What's Good In Music? part five

Mary Hughes is a music host at public radio station WNCW where she has burned the midnight oil on ARC Overnight for many years. Mary's knowledge of music is as broad as it is deep, and is augmented by her spot-on taste that mixes the likes of John Maus and John Coltrane or Loretta Lynn and PJ Harvey in consistently captivating fashion.
Mary answers the question "what's good in music" in both physical and philosophical terms. I hope you enjoy her article and may like to respond in the comments here, or drop us an email should you have interest in being featured in the series.
Thanks for visiting Lingua Musica, where music is the universal language!
-Joe Kendrick

“Music is an actual bodily need.” -David Dubal

As human beings, we learn pretty quickly what it takes to physically survive. We need air to breathe, water to drink, food to eat and shelter from the elements. Everything else, we are told, is a luxury; tiny pleasures sought out so that a day won't seem so long or a night won't seem so dull.

I've never heard either of my parents say that music was a necessity in this life. I've never heard a teacher say that, without music, I would somehow wither away to nothing.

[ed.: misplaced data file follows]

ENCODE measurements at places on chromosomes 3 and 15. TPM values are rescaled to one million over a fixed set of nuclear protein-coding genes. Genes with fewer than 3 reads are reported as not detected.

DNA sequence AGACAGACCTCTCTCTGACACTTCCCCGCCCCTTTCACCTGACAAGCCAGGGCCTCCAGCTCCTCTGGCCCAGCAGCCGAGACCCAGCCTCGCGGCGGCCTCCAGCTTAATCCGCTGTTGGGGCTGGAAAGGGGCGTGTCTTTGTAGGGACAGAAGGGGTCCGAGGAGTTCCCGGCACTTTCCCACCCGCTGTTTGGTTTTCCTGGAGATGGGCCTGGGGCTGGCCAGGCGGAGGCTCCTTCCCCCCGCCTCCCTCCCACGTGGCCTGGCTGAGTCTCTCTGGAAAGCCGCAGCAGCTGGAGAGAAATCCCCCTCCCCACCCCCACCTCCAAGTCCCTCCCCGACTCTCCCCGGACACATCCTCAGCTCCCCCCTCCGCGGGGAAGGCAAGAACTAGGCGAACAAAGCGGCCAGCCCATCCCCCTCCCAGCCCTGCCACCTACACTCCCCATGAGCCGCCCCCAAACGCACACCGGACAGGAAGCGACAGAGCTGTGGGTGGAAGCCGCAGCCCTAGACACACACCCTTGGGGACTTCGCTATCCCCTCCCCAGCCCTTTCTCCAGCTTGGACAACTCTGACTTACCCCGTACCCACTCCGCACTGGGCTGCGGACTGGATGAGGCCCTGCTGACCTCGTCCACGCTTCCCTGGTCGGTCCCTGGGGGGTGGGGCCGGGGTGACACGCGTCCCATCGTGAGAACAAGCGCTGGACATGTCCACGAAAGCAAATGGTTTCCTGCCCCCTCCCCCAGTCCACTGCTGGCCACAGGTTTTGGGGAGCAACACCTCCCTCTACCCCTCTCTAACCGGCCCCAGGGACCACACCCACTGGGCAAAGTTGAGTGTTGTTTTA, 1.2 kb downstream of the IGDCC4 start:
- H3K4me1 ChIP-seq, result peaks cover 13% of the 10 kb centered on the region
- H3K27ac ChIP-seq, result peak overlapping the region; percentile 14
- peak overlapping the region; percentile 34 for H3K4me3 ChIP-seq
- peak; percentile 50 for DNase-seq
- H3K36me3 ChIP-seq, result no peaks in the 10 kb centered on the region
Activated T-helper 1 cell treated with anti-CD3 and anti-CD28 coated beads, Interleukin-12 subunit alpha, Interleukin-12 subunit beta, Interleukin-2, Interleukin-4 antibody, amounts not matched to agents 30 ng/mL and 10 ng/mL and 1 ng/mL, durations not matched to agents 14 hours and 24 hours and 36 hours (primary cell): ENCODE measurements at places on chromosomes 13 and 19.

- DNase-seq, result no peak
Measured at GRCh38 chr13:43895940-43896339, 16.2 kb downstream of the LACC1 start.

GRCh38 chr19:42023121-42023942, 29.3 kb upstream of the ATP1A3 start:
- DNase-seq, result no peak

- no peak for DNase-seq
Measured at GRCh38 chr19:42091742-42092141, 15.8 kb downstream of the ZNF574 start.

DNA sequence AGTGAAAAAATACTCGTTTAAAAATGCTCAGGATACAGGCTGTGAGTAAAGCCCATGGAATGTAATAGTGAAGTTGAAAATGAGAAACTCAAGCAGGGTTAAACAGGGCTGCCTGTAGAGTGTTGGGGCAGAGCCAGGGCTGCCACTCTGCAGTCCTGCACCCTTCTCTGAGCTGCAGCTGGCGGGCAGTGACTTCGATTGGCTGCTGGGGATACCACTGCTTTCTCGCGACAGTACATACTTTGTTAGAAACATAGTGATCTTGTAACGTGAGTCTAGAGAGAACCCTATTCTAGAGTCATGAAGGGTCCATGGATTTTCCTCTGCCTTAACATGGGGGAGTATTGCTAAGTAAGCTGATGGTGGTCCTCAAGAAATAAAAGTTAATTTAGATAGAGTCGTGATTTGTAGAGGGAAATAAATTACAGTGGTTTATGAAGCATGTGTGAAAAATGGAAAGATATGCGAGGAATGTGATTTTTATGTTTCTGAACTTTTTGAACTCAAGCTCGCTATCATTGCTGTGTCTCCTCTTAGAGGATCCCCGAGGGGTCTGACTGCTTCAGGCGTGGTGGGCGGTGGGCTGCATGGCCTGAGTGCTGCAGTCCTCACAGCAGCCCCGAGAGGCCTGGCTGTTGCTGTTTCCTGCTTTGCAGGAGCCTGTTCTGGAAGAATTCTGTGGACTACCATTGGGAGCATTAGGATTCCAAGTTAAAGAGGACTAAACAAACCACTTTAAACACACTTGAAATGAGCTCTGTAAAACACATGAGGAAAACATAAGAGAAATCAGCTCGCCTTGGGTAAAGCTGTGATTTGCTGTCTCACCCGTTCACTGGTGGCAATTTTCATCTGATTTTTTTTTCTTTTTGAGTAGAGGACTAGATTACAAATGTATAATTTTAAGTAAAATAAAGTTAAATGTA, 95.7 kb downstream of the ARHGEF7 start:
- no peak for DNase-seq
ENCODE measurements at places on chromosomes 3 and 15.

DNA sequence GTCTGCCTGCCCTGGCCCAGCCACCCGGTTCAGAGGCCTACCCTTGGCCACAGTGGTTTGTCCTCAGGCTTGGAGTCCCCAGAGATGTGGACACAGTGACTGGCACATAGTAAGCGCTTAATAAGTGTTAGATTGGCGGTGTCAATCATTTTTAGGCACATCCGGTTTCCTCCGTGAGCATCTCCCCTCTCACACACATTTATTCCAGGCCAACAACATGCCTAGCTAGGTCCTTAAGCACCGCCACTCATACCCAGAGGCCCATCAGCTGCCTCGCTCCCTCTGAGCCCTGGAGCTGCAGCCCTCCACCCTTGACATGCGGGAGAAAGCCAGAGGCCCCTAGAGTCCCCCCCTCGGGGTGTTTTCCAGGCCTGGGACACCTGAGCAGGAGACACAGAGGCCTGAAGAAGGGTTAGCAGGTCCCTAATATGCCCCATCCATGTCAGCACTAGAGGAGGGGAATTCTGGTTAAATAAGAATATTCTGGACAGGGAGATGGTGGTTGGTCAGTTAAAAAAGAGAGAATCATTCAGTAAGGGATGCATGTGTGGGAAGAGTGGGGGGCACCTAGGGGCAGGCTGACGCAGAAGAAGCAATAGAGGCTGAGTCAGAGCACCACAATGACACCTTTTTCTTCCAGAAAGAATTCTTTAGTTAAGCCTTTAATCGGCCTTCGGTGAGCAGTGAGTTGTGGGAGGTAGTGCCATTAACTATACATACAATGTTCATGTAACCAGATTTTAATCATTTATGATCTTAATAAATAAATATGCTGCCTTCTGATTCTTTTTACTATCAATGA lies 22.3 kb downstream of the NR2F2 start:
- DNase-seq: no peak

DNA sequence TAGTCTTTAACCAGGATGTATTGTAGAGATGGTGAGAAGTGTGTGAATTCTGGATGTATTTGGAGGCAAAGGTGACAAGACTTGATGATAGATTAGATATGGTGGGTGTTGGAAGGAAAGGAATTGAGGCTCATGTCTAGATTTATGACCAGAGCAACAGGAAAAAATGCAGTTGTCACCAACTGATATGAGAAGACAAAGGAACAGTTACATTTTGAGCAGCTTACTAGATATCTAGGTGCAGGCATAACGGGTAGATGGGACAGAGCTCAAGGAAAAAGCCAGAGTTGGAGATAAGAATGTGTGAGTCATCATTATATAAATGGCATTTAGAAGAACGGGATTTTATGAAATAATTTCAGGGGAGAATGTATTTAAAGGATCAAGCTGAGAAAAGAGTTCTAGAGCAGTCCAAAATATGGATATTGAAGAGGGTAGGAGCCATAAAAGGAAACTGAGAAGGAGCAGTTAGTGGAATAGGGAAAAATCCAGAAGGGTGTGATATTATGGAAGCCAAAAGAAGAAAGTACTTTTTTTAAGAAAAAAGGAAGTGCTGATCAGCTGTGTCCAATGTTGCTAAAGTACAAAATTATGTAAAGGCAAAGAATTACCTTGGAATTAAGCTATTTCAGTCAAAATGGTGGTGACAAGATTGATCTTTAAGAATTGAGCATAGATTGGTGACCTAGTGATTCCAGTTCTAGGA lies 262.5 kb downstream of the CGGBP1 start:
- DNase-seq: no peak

And, in a way, they are right.

But, in a much bigger way, they are completely wrong.

So, when I read the above quote, I recalled the question posed by Joe Kendrick - “what's good in music?”

And I found the answer to be quite simple: what's good in music is what has always been good in music and that is the way music continues to affect our lives.

Of course, the rules keep changing because our world keeps evolving. Instead of word-of-mouth from a good friend, we've got hundreds of blogs telling us what new song we just have to hear; instead of mixes on cassette tape, we've got sites like The Mixtape Club. We are now a global community of music lovers, music snobs, one-hit wonders and lasting impressions - and all of this is just a click away.

It could feel terribly anonymous, this post-it-note way of sharing information. And if that were truly all we had, then I think we would feel disconnected from each other. But we are human beings who want to do more than just survive - we want to feel, we want to express, and we want to share all of it with anyone who will listen to us.

No amount of technology will ever prevent this “actual bodily need”.

Artists will still be in studios or in their own bedrooms, creating and crafting the next big hit - or, at least, the next big hit for 15 minutes. Fans will still spend money on songs, whether it's the whole album from an independent store or just a single song on iTunes. Writers will still build up or tear apart someone's creation, on the pages of Rolling Stone or on a site like Stereogum.

And people like me will still use music as a soundtrack to their life - the highs, the lows, the loves, the losses, and every day in-between.

What's good in music?